Los Angeles

Dan Flavin

MOCA Pacific Design Center

Dan Flavin’s long-professed commitment to extending art’s parameters into the realms of utility and/or decoration is distinctly at odds with the reductive and formalist theoretical stance of his art. This was especially true in his early career, when it was difficult to see a single 8-foot fluorescent tube attached diagonally to a wall as either useful or decorative. While it looked like a straightforward utilitarian object, it was not part of a ceiling fixture, or positioned to illuminate working or reading space; rather, the tube’s Duchampian detachment from its usual context made it difficult to approach in any way other than “pure esthetic contemplation.”

But the literalness of Flavin’s presentation and materials works against either a purely utilitarian or a purely esthetic experience. For all its straightforwardness and purity his art is a hybrid form which incorporates references to painting, sculpture, architecture, decoration, and utility. The work’s multiple facets are mitigated when a single piece is hung alongside paintings and sculpture by other artists; only in installations can his vision be fully realized. And it is in Flavin’s current installation for the E.F. Hauserman Company’s commercial showroom in Los Angeles’ Pacific Design Center that the twin demands of function and beauty are both fully addressed and ultimately transcended.

For the opening of their new showroom Hauserman, a maker of movable wall systems, engaged designers Massimo and Lelia Vignelli, who in turn enlisted the collaboration of Flavin. The rare success of this designer/artist collaboration can be attributed to Vignelli’s willingness to give Flavin free rein.

Seen from outside, through its glass entrance, the showroom looks empty of anything other than colored light, except for a single gray reception desk. The phenomenon of emptiness is especially startling among the crowded showrooms of the Design Center; the contrast alone is enough to make passersby stop, unexpectedly seduced by the colored luminosity whose source is invisible. Progressing through the space in banded hues of blue, green, and yellow, the light bounces off a mirrored rear wall, which seems to extend the progression further into the distance. The mirror itself is not apparent from the outside, unless one happens to detect a human figure reflected in it. The color illuminates the walls and the space equally, so that Flavin’s work completely inhabits the environment.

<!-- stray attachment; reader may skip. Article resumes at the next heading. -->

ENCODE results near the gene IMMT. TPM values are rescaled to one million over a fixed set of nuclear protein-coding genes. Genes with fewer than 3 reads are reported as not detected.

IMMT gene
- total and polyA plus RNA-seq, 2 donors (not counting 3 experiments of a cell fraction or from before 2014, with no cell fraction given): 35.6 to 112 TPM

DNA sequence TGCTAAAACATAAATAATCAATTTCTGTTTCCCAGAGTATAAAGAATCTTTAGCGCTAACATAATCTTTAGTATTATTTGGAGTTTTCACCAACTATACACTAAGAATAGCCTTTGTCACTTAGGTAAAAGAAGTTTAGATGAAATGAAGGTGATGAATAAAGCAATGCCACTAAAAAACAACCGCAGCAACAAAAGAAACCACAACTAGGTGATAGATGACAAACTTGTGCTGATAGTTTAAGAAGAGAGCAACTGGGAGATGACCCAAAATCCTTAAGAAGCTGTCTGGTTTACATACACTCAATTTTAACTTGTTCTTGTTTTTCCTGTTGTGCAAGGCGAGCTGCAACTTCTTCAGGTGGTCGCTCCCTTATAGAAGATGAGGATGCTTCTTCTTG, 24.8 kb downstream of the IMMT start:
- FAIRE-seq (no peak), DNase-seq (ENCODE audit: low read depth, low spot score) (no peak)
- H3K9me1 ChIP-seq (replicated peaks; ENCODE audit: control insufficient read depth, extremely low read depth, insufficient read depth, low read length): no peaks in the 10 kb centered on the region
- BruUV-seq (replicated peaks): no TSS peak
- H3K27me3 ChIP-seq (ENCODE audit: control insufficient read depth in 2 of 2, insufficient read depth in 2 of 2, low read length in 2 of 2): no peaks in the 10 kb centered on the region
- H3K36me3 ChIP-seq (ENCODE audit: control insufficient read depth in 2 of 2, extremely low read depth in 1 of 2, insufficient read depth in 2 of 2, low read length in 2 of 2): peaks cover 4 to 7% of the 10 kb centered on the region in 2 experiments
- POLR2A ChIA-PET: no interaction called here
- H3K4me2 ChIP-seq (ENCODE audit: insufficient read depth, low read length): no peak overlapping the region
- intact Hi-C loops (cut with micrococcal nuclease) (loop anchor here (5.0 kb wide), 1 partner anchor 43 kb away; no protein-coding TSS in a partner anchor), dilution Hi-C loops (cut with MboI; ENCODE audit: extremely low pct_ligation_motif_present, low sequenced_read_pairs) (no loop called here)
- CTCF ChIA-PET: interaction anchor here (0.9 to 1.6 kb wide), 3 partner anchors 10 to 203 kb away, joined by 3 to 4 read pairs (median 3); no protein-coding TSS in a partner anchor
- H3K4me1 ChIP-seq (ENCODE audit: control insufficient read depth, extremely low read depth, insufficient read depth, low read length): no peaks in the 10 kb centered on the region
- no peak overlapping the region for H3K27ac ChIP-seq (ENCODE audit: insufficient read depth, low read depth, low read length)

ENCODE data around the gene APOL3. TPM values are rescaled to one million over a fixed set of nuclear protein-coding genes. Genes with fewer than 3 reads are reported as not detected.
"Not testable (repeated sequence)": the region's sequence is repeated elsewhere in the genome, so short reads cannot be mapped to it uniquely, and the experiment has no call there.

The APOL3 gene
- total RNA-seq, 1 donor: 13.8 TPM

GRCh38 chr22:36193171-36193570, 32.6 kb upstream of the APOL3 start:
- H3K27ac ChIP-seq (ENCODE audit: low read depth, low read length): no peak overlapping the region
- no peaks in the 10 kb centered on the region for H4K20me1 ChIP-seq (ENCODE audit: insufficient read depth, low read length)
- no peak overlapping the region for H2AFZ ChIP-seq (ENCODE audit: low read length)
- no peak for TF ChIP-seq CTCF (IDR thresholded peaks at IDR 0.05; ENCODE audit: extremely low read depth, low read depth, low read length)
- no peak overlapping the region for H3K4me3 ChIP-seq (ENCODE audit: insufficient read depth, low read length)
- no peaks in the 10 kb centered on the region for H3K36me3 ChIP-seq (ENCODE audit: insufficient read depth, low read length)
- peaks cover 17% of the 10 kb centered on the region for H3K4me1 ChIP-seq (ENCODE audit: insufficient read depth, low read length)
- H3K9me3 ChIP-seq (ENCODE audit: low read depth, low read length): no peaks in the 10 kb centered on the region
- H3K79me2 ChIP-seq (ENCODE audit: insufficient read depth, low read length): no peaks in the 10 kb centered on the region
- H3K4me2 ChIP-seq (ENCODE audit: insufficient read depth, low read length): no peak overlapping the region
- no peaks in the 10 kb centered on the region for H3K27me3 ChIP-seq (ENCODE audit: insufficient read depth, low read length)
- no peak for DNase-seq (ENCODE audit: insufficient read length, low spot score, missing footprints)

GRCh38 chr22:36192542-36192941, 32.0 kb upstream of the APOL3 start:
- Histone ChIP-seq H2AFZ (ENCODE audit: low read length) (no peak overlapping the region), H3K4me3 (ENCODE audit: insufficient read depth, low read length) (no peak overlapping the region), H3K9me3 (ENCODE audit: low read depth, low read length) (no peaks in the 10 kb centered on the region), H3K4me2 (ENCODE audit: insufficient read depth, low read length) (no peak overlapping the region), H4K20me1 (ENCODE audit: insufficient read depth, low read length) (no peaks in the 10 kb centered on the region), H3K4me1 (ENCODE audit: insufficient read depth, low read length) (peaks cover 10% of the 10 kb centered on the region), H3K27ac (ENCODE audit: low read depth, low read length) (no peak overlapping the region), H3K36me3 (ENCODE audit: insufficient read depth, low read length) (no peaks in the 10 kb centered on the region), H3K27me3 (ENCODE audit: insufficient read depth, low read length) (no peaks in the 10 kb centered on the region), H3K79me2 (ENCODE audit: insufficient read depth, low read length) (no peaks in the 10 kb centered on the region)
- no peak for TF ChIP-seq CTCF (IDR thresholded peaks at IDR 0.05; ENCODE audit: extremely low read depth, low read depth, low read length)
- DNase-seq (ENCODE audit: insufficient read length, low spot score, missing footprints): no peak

Because of its rarity and mystery, the experience of looking at atmospheric colored light inevitably draws the visitor into the showroom and on to a series of surprise discoveries. A series of corridors leads off to the left from the entrance hall. Each time a corner is turned, a light source becomes visible—first a single blue fluorescent tube, then an 8-foot-square barrier of 11 bright pink tubes horizontally installed from one wall of the corridor to the other. Seen through the gaps between the tubes the space on the other side of the barrier is chartreuse, an optical afterimage that only becomes apparent when we walk around the wall to the other side to find the pink tubes back-to-back with intense yellow ones. From this side the retina’s bombardment with yellow ambient light produces violet vapors in the space we have just experienced as pink. Similar illusions baffle us through a corridor of blue fluorescents installed diagonally across the walls and ceiling, and at a second barrier of green on one side and yellow on the other. As we look from one color to another and back, the quality of each hue continuously changes, demonstrating vividly the illusory, fallible nature of human perception.

The phenomena that Flavin’s environment presents add up to an experiential contradiction of the commonsense notion that seeing is believing. This insight into the limitations of our own vision has a humbling dimension. Presented in a medium whose beauty is simultaneously direct and inexplicable, it embodies the potential for transcendent awareness that is inherent in ordinary experience, and that has been recognized through light in virtually all spiritual traditions—a fact of which Flavin is highly conscious. That this experience/insight can be found inadvertently, where least expected, not just outside the halls of art but in the purviews of commerce, is especially notable. If commerce can take steps in the direction of embracing art, can the art world reciprocally find positive value in this uncommon invasion of its own territory?

Flavin’s installation will remain in the showroom for approximately a year. Then a portion of it will be donated to the Los Angeles Museum of Contemporary Art, where it will undoubtedly be viewed as “Art,” rather than directly, for its presence.

Melinda Wortz